Only 10% of our nation’s schools of education provide this training to student teachers, and it isn’t part of a teacher’s certification examinations. This is why teachers lack the tools required to get most students to grade level reading. There is no reason the education system couldn’t provide the training, but there has been a longstanding disconnect between scientific research on reading and the brain, and how reading is actually taught. The bias runs deep, and the next generation of kids don’t deserve to suffer from this inability of the education system to respond.
To acquire the training, a student or practicing teacher must attend courses outside the education system, which are offered by independent nonprofits. Boon’s designated grantee training allies are International Multi-sensory Structured Language Educational Council (IMSLEC), Academic Language Therapy Association (ALTA), Academy of Orton-Gillingham Practitioners and Educators (AOGPE), and Wilson Language, nonprofit partners. These primary training organizations are our designated grantee trainers and they operate in 17 states. It is their responsibility to distribute their share of the funding in their organizations, and be certain the training is effectively completed. You can learn more from our website www.boonphilanthropy.org
Don: Tell us about the training?
Sinclair: Don, please keep in mind I am a funder and not an expert. Professional learning in the education system is often criticized for a lack of quality, particularly when it comes to applying the training. The organizations Boon is associated with are the best in the business, and the experiential part of their professional learning is significant. Each of our designated grantee training organizations have slightly different schedules and requirements, but each offers an introductory course, which then opens up the opportunity for a teacher to train further in one-year increments.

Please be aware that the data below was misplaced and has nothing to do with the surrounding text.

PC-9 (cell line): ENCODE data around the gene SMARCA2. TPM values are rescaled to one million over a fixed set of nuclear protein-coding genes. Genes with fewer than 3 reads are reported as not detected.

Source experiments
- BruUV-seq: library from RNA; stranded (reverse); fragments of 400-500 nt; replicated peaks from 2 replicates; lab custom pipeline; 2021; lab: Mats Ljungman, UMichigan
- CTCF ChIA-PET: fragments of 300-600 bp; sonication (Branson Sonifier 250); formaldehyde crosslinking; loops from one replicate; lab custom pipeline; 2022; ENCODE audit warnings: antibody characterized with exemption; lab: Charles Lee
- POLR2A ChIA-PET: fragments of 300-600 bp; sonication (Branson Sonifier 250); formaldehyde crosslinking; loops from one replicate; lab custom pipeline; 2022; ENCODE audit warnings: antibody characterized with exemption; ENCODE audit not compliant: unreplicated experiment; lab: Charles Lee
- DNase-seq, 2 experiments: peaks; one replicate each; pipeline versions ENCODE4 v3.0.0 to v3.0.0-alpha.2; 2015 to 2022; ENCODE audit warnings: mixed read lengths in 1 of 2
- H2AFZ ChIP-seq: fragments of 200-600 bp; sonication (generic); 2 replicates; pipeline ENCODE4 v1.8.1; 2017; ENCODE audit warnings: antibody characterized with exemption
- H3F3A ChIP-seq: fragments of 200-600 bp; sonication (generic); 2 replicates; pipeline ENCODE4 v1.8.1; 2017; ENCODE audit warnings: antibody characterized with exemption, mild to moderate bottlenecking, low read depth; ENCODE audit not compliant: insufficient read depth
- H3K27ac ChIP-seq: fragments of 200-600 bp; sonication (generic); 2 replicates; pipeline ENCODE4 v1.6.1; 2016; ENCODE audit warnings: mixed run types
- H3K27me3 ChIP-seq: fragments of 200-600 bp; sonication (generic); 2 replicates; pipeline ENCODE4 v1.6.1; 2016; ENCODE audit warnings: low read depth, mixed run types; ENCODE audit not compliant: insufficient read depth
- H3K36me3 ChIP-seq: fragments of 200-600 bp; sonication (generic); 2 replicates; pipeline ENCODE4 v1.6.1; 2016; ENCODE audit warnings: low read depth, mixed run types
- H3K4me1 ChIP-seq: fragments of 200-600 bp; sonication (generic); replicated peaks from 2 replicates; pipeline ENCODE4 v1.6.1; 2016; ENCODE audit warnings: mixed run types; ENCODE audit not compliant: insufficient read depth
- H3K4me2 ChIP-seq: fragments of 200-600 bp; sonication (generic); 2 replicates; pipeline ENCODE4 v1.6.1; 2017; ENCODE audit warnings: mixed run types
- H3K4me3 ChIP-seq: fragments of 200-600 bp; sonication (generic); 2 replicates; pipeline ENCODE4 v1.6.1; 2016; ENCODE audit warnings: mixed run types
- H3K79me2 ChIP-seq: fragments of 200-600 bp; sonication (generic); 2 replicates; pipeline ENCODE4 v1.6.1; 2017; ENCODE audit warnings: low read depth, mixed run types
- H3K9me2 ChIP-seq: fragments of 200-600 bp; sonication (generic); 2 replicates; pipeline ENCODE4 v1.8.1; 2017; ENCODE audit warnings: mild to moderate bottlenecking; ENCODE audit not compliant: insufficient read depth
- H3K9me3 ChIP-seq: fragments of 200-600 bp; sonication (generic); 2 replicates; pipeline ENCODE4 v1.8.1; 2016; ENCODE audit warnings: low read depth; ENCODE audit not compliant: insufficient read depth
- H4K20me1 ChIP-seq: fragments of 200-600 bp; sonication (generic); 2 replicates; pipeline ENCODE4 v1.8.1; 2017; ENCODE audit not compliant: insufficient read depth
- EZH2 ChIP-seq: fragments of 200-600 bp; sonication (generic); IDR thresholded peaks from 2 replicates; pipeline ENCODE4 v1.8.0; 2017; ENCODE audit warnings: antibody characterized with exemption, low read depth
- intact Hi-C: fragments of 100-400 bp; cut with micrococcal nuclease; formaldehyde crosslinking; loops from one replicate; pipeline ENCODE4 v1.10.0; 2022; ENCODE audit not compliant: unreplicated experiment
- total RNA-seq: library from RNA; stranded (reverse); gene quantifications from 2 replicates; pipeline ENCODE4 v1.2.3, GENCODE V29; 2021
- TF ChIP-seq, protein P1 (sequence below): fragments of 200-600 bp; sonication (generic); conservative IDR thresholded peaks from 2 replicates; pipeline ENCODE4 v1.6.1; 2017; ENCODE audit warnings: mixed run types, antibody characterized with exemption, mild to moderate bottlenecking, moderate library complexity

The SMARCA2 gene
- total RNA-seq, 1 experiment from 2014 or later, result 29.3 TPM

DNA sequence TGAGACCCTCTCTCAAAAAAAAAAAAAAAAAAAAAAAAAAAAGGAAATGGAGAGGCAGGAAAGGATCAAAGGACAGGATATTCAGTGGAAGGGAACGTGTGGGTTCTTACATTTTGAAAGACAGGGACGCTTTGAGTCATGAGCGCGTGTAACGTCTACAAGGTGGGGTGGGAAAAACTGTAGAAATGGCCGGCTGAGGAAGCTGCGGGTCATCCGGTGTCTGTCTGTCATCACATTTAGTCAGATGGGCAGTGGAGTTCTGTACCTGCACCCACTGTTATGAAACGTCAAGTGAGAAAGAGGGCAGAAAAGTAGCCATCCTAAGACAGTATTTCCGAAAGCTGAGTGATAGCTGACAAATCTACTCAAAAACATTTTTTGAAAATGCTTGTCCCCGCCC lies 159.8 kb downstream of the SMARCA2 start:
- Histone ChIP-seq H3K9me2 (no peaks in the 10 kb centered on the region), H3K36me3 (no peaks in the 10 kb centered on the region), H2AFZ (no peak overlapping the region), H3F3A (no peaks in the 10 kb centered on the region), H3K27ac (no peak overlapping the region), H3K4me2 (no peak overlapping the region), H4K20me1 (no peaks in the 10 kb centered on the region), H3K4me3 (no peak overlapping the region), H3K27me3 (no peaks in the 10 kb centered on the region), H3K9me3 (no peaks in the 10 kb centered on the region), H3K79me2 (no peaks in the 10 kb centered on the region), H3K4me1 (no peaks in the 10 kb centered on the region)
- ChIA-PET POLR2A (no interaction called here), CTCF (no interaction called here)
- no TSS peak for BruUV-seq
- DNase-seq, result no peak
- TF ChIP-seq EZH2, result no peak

From start to finish, the training can be expensive and time consuming, as it requires extensive coursework and eventually hundreds of hours of practicum, (which is hands-on supervised teaching experience with children.) A teacher in training can’t skip a step, and it typically starts with a 30-hour introductory course which leads to the first year of training and practicum experience. To become a certified teacher trainer, (which our nation desperately needs more of) can take 4-6 years of course work and teaching.
If you are already teaching, it takes real motivation—something all teachers demonstrate every day.
That is why Boon plans to fund a pipeline of training that offers scholarships to as